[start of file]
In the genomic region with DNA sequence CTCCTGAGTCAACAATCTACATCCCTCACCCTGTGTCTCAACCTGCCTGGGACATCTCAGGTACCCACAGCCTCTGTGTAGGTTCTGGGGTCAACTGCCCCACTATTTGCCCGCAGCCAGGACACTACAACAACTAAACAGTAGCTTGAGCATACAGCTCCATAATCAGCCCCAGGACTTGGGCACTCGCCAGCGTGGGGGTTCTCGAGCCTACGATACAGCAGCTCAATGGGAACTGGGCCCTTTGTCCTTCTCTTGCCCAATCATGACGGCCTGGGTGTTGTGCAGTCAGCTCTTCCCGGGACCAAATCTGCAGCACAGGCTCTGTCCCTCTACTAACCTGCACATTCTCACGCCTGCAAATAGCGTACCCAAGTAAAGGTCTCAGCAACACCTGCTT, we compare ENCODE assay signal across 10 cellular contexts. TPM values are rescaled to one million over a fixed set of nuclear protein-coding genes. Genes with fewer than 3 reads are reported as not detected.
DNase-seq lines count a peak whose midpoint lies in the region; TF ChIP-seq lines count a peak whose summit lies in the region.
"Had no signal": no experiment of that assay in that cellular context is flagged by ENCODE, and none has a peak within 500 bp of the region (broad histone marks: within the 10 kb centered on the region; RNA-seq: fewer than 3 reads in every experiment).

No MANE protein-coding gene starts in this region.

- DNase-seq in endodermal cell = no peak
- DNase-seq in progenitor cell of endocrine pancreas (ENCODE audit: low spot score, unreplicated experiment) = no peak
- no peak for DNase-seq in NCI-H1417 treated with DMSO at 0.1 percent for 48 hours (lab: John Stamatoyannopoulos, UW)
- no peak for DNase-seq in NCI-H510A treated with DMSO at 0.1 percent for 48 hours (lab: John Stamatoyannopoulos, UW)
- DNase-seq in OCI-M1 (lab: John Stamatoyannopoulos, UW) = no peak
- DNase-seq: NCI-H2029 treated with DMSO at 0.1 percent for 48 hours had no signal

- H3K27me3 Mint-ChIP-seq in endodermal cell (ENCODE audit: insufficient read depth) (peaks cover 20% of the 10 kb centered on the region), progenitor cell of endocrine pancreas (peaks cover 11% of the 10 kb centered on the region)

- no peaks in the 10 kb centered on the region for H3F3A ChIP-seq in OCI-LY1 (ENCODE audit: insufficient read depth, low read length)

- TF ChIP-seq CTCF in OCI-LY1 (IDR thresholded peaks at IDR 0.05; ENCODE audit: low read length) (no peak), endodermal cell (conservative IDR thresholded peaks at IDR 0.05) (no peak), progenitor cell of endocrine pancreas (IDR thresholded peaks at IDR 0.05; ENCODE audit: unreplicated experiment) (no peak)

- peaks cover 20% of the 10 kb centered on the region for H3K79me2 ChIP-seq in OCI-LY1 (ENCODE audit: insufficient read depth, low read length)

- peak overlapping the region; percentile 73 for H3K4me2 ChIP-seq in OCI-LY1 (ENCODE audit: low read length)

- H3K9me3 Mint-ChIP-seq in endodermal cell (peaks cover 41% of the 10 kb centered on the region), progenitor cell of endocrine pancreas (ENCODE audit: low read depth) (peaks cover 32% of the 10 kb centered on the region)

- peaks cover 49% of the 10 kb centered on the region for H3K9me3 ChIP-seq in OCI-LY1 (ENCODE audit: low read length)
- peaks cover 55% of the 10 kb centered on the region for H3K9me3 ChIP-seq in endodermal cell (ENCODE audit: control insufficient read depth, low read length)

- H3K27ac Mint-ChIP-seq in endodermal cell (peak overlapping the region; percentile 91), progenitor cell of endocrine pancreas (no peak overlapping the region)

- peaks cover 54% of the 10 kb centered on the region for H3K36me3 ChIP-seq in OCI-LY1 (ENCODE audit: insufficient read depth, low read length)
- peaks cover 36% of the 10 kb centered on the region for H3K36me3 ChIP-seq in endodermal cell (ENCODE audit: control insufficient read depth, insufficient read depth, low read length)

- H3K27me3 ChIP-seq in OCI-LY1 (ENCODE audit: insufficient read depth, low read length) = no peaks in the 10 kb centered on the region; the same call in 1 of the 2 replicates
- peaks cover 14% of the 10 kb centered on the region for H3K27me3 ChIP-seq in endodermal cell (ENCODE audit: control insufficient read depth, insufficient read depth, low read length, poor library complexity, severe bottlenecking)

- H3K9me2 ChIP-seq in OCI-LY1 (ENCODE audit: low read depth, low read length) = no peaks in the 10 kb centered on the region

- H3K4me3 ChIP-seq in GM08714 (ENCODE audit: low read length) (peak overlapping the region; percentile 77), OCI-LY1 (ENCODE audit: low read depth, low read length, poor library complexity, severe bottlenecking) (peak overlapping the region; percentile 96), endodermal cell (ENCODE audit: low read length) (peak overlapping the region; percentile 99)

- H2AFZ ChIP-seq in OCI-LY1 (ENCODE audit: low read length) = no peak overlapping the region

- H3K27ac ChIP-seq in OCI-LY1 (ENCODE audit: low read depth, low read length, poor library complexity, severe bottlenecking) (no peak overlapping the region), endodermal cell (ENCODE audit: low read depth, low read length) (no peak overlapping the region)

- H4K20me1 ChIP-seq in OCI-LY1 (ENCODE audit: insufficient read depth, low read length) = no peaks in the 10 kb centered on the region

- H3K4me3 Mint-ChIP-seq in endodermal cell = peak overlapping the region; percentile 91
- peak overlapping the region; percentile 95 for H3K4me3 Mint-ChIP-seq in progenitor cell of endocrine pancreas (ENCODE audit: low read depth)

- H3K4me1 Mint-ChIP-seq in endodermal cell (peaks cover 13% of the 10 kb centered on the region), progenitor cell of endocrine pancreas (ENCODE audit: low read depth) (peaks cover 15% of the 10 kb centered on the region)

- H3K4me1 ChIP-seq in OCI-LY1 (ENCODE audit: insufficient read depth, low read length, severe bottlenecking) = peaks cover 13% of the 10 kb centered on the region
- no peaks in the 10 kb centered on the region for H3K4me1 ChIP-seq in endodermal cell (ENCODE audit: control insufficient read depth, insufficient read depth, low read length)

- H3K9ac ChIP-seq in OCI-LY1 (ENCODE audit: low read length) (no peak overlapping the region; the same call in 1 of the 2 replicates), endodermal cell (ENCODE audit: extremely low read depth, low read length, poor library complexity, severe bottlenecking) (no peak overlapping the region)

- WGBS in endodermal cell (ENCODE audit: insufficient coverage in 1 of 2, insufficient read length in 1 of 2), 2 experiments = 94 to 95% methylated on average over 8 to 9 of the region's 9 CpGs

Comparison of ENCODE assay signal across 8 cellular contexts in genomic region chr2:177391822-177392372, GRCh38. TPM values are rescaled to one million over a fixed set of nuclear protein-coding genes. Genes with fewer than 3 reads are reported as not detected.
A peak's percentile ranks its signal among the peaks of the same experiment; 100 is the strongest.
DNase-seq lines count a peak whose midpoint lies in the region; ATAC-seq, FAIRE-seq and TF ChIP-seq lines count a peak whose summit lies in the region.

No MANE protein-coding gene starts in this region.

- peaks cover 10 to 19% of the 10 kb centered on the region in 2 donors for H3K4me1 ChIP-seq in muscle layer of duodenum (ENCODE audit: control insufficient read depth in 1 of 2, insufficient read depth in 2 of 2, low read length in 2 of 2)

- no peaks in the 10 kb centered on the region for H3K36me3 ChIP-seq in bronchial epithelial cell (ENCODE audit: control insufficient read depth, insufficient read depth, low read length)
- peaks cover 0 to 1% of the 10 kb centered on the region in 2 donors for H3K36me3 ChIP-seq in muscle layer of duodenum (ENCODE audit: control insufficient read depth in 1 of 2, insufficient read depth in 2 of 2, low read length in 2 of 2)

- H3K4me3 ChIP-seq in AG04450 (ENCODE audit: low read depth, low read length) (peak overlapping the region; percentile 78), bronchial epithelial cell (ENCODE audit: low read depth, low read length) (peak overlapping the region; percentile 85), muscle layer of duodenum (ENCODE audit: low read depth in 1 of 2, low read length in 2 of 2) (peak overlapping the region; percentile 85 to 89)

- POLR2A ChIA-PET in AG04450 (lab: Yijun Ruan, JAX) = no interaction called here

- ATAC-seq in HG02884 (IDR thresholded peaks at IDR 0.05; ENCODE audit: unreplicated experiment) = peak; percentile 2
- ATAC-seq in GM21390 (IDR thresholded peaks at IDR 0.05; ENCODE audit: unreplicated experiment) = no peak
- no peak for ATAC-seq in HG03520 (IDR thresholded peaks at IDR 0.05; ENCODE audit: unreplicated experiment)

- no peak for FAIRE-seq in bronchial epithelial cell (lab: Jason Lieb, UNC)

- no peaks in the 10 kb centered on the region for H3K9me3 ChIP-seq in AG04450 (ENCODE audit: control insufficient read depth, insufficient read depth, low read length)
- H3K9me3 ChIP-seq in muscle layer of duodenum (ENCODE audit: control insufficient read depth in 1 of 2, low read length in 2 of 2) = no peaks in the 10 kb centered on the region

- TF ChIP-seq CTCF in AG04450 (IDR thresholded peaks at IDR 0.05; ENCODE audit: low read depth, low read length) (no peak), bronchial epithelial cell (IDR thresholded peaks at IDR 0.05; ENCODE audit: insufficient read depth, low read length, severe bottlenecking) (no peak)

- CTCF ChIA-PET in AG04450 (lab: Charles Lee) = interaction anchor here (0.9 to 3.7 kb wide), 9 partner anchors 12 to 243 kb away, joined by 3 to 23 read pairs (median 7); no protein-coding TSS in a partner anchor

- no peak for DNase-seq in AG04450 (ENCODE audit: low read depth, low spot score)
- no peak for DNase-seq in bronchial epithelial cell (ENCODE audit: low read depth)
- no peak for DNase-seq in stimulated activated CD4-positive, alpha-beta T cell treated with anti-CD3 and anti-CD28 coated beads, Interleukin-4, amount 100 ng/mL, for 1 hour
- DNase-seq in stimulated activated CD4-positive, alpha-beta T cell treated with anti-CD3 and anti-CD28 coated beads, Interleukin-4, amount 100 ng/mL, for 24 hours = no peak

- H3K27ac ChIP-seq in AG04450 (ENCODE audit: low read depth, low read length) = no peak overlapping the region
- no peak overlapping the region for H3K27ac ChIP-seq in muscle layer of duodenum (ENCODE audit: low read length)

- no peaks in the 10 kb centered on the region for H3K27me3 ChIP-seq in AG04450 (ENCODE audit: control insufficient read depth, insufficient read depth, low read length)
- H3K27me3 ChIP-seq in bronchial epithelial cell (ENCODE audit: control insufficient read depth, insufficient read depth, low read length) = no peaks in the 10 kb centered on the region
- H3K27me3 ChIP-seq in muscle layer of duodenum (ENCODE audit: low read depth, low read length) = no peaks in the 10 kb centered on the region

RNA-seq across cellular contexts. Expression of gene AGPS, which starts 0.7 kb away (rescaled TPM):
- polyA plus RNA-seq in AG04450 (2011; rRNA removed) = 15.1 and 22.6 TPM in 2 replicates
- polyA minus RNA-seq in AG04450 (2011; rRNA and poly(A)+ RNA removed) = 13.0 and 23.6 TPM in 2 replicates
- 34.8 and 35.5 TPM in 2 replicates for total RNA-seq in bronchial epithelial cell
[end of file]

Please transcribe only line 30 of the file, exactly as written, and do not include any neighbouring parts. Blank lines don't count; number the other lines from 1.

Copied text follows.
- peak overlapping the region; percentile 95 for H3K4me3 Mint-ChIP-seq in progenitor cell of endocrine pancreas (ENCODE audit: low read depth)